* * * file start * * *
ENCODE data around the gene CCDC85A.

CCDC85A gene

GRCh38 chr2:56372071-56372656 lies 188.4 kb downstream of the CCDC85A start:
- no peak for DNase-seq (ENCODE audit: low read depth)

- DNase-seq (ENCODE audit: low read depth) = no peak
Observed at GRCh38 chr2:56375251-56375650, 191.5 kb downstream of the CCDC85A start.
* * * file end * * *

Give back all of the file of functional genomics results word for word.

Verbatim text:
ENCODE data around the gene CCDC85A.

CCDC85A gene

GRCh38 chr2:56372071-56372656 lies 188.4 kb downstream of the CCDC85A start:
- no peak for DNase-seq (ENCODE audit: low read depth)

- DNase-seq (ENCODE audit: low read depth) = no peak
Observed at GRCh38 chr2:56375251-56375650, 191.5 kb downstream of the CCDC85A start.